SJ: I’m guessing that you started out to play like Josh Graves but somewhere along the way you developed your own approach, your own technique and your own unique signature style. What were some of the key elements that inspired you to search for your own voice on the instrument and what came first – the sounds you were looking for or the techniques, especially the right hand techniques, to create those sounds?

JD: When I was in the Country Gentlemen during the middle 70’s, I was cloning Mike Auldridge as he was the exciting new guy on the block and taking Dobro to another level. Not with his rolls so much as with his taste in knowing what to play behind the vocal in which the subject matter was much different than anything other bands were attempting at the time. I met him when he was with Emerson and Waldron. He just killed me with his right hand as he moved it to emit different emotions that guided the songs through their changes. From light to dark I would say. He first instilled in me this idea that we are all painting backgrounds for these lyrics to sit on. Otherwise they are just words against a blank canvas. I decided, or knew naturally that to present yourself as an artist, you need your own brushstroke in a sense. I had the fast fiddle tune right hand, and could play all the notes to the melodies of the instrumentals thanks to the Josh training. Next, I needed to learn how to create counter melodies that would enhance the lyrics and complete the thoughts behind the songs. That’s what I worked on with everyone I performed with from then on. I slowly built a mental encyclopedia of ins and outs for intros that were interchangeable on the fly. Not quite that cut and dried, but I think having something at your ready to get you from point A to B is important. I paid attention to the lyrics and tried to stay with the singer, but not be too predictable or cute. Watching my range as to not be too close to the singer’s unless a harmony should be implied. Sometimes playing nothing spoke volumes, where notes would only clutter a thought provoking line. I had the chops to fly along with the thousand notes per second guys, but wanted to be the opposite when I needed to be.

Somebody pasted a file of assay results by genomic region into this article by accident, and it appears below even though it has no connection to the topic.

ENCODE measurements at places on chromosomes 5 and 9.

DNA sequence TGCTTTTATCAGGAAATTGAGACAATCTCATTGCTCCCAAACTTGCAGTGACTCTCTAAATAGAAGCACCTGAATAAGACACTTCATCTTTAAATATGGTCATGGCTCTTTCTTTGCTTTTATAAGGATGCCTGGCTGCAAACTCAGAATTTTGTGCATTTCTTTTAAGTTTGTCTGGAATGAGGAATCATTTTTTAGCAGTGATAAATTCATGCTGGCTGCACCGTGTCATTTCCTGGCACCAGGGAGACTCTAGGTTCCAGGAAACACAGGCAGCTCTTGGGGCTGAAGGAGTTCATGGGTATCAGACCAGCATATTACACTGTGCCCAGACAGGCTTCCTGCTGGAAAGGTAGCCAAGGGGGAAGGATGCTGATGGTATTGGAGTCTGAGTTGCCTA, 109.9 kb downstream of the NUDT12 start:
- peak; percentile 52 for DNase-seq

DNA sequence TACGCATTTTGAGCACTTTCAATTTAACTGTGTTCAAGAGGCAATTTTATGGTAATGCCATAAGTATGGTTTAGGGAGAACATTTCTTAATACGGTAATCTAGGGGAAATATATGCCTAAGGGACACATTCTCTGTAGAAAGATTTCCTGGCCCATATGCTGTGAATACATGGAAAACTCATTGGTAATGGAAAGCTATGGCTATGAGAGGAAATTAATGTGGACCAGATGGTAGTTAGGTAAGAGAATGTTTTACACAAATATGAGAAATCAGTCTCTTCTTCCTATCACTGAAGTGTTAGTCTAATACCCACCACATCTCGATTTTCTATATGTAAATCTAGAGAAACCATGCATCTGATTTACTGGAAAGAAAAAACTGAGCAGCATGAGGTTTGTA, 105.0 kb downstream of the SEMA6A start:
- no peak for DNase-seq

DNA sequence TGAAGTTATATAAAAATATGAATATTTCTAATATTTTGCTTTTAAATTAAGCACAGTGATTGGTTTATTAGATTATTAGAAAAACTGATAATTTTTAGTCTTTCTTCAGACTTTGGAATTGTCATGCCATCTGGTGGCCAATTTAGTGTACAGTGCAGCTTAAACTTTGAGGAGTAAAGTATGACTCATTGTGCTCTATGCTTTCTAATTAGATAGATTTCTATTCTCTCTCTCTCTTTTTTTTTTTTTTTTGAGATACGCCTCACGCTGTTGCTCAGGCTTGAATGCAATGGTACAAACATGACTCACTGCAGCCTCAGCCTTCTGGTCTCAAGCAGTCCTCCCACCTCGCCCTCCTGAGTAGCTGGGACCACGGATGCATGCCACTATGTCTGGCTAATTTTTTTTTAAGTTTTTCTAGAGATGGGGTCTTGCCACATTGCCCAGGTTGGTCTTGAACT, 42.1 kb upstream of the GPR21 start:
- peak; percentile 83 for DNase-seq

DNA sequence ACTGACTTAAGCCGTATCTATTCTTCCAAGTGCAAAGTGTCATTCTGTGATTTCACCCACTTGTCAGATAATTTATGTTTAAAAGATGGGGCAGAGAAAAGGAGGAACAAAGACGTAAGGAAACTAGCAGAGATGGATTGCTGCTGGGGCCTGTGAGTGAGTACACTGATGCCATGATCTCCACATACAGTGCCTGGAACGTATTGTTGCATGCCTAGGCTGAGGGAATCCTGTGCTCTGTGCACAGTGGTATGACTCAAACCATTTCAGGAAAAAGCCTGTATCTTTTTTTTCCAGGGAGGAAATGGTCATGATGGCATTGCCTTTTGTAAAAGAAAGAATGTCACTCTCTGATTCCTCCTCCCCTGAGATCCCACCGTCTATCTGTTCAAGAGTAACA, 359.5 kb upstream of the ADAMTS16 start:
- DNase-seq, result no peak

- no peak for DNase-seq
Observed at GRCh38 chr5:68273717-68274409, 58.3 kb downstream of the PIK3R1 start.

SJ: In the past you’ve mentioned the powerful effect other musicians have had on your own development and playing style. Can you give us an example of how collaborating with some of your favorite musicians influenced your approach to playing the dobro?